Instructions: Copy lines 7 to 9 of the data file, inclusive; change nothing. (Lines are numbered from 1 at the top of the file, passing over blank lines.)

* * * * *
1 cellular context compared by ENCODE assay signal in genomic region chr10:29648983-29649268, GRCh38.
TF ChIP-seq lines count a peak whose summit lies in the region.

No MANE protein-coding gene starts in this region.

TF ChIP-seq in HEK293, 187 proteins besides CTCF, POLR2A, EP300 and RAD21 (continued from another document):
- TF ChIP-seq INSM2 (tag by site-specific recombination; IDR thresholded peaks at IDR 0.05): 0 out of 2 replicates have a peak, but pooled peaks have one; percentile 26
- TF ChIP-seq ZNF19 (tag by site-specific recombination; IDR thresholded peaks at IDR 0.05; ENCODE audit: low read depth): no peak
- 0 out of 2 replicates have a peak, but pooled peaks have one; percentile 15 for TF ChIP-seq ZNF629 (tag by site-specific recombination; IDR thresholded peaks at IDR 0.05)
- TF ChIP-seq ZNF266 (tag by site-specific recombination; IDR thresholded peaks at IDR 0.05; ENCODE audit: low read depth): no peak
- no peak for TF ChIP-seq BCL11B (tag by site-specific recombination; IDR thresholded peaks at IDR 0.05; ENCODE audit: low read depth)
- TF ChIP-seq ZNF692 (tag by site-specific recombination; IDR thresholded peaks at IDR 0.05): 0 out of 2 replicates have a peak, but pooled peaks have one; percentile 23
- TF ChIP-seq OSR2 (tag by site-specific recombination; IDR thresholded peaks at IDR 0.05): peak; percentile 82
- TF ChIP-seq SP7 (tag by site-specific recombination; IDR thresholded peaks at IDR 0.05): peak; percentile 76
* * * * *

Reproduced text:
- 0 out of 2 replicates have a peak, but pooled peaks have one; percentile 15 for TF ChIP-seq ZNF629 (tag by site-specific recombination; IDR thresholded peaks at IDR 0.05)
- TF ChIP-seq ZNF266 (tag by site-specific recombination; IDR thresholded peaks at IDR 0.05; ENCODE audit: low read depth): no peak
- no peak for TF ChIP-seq BCL11B (tag by site-specific recombination; IDR thresholded peaks at IDR 0.05; ENCODE audit: low read depth)